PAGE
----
In the 2022 budget, the province aims to expand health care capacity by doubling STARS funding from $7 to $14 million. The government says they will cover nearly half of STARS base operating costs, up from 23 per cent. (Photo contributed by Rocky Mountain House RCMP)

In the 2022 budget, the province aims to expand health care capacity by doubling STARS funding from $7 to $14 million. The government says they will cover nearly half of STARS base operating costs, up from 23 per cent. (Photo contributed by Rocky Mountain House RCMP)

Province doubles funding for STARS

The province announced Friday more funding for STARS to help address crucial care for Albertans.

In the 2022 budget, the province aims to expand health care capacity by doubling STARS funding from $7 to $14 million. The government says they will cover nearly half of STARS base operating costs, up from 23 per cent.

“This significant increase in investment will allow STARS’ highly specialized medical crews to continue serving Albertans, especially in rural communities,” said premier Jason Kenney in a press release.

“The additional support for helicopter air ambulance services is part of delivering on our commitment to provide Albertans with a stronger and resilient health system that can meet the needs of Albertans when and where they need that care.”

According to the release, in 2019-20, STARS flew 1,255 missions, of which about 92.6 per cent of all helicopter air ambulance missions.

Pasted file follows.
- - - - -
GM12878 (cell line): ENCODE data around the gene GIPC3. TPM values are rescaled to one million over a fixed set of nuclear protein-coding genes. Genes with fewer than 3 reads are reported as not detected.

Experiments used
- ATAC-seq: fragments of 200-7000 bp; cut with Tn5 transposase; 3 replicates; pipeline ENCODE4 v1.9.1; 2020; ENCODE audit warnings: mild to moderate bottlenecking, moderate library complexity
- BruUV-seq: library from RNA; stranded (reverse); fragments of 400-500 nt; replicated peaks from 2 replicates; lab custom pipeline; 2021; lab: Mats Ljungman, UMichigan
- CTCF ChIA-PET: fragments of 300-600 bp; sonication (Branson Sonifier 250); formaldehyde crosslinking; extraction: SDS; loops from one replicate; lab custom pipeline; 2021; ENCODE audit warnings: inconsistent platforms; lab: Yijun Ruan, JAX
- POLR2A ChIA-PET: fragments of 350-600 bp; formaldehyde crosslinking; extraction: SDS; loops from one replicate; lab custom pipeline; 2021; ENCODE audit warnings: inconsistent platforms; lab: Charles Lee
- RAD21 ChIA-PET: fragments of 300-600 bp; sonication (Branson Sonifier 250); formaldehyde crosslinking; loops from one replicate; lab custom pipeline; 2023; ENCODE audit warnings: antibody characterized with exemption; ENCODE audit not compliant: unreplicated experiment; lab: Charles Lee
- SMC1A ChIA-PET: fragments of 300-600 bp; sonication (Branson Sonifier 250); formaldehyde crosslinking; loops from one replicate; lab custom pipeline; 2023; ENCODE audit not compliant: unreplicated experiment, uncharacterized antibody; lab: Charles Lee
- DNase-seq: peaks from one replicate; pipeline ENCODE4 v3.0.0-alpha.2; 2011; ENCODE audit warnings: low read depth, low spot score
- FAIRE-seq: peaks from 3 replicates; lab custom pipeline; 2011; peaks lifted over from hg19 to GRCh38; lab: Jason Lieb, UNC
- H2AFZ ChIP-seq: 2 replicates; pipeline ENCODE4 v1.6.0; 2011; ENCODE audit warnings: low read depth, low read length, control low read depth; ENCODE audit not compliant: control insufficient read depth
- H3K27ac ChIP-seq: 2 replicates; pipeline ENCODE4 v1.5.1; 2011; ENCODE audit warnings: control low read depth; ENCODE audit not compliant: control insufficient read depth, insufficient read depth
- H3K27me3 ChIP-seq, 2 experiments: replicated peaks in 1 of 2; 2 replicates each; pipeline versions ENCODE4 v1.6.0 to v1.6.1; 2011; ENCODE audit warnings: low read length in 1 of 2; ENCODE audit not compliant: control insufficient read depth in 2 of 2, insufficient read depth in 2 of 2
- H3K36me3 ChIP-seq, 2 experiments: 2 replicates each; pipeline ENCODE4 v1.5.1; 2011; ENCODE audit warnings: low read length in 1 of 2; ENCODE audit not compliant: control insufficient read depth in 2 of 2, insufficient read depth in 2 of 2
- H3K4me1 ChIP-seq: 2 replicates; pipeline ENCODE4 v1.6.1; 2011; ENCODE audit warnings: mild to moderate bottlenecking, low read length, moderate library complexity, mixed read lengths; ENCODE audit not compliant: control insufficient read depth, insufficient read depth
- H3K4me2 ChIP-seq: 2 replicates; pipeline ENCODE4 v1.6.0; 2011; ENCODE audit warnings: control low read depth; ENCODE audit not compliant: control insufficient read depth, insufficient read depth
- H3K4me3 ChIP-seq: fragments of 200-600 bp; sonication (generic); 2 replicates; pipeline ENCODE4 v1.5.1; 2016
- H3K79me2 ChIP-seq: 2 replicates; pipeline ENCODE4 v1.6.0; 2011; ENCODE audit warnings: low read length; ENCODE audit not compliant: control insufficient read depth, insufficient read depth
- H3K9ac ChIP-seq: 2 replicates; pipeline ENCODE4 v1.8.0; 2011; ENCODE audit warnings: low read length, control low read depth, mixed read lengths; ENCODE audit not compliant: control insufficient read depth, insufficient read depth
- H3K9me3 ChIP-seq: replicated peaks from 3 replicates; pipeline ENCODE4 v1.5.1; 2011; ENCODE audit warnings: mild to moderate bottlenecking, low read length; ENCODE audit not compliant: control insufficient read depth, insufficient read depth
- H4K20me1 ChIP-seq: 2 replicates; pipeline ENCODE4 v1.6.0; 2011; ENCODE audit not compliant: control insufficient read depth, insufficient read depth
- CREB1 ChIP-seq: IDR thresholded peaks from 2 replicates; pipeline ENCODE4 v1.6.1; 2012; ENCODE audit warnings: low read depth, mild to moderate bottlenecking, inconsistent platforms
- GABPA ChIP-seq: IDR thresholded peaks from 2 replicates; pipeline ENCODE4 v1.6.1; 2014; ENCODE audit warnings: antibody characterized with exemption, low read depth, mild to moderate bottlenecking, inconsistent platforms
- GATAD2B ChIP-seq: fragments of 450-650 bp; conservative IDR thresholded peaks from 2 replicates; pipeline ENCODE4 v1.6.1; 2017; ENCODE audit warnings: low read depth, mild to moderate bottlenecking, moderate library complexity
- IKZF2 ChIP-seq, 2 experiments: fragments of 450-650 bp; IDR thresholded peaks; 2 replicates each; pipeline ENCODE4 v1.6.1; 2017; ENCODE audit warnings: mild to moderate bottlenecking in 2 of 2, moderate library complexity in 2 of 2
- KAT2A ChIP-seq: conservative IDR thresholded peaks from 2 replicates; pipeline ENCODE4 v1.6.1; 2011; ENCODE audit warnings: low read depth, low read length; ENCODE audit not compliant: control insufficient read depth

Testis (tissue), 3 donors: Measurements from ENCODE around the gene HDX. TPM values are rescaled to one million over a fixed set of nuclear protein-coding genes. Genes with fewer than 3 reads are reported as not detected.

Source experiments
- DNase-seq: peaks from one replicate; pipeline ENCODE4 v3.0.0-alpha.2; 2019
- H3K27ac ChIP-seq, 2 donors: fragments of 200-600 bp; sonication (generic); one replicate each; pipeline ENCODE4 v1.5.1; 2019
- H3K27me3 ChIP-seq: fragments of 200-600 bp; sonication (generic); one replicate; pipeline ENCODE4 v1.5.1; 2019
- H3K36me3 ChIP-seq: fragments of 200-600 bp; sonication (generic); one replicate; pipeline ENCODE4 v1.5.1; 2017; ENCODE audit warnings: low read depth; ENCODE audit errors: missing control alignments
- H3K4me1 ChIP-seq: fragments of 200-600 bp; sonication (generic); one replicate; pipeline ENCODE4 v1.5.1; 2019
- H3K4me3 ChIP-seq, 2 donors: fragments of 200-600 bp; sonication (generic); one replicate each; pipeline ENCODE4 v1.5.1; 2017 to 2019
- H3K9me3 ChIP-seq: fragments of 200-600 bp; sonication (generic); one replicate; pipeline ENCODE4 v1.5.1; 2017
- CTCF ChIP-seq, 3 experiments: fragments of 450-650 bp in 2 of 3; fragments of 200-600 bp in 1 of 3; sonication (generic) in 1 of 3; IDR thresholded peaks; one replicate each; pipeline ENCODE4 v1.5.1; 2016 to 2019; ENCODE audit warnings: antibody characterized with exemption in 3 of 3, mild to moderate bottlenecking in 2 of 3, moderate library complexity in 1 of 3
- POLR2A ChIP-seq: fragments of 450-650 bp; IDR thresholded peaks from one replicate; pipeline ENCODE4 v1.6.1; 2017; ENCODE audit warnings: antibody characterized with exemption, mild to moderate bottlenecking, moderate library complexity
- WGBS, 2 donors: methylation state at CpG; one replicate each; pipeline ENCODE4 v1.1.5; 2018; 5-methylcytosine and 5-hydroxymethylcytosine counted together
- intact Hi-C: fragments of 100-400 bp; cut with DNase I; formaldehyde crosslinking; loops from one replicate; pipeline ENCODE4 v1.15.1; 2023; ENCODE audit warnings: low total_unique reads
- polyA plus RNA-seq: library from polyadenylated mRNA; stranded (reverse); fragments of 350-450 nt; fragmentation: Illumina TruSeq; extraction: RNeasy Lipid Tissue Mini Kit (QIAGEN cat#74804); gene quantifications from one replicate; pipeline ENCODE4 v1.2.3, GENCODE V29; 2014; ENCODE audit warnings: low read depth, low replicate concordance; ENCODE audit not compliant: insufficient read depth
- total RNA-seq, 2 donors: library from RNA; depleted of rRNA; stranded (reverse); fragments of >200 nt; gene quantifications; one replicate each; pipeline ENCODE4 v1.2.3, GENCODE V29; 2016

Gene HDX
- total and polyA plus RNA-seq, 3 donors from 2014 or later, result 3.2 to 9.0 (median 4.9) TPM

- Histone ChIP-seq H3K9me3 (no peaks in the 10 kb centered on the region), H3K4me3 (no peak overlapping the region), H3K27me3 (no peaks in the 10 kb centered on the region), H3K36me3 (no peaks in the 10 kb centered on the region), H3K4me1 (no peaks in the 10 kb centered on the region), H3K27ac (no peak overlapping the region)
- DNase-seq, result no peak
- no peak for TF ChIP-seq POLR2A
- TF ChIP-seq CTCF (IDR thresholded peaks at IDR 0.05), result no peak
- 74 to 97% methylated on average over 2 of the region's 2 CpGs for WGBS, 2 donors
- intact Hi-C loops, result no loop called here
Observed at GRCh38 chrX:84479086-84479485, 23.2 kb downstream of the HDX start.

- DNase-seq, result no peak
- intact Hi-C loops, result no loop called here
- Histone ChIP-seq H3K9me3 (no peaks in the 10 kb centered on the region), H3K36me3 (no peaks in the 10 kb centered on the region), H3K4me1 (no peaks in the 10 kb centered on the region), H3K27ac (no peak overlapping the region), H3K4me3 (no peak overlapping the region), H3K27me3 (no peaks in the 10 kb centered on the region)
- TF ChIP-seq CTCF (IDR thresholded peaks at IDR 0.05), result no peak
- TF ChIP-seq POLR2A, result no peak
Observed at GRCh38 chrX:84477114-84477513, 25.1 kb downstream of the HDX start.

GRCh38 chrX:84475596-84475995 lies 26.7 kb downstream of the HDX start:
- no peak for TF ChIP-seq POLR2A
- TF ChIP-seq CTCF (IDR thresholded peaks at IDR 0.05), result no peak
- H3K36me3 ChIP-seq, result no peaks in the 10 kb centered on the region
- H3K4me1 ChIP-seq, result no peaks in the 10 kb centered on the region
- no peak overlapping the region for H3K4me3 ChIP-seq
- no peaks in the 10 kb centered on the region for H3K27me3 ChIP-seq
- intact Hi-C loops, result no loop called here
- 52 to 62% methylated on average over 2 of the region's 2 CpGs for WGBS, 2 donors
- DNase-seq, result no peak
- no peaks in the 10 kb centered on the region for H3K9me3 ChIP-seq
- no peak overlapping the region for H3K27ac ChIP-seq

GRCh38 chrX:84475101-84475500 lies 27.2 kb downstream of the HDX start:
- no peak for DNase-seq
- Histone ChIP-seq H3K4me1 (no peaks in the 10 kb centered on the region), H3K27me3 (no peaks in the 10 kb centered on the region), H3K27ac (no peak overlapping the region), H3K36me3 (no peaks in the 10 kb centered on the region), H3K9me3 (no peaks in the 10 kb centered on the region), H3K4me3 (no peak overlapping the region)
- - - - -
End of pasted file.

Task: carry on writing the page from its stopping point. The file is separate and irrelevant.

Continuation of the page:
STARS covers 90 per cent of Alberta’s rural and remote population without refuelling from its three base locations in Calgary, Edmonton and Grande Prairie.

The release also states that helicopter air ambulances respond to a relatively small number of calls in the context of all EMS calls – 0.2 per cent – the ability to move patients from scenes of accidents or between facilities to a higher level of care ensures the best possible care to Albertans.

“Helicopter air ambulance service, along with ground ambulances and fixed-wing air ambulance, are critical components of the EMS system in Alberta and one of the ways we are able to provide safe, reliable and timely service to rural and remote communities,” said Darren Sandbeck, chief paramedic and senior provincial director, Alberta Health Services EMS.

“EMS looks forward to continuing the strong working relationship we have enjoyed for many years with STARS in the service of Albertans.”

The release also noted that the Alberta EMS Provincial Advisory Committee is developing recommendations to address EMS system pressures. A subcommittee that includes key partners will focus on further strengthening air ambulance services. An independent review to further improve the EMS dispatch system will also include air ambulance dispatch processes, and is expected to be complete by fall 2022.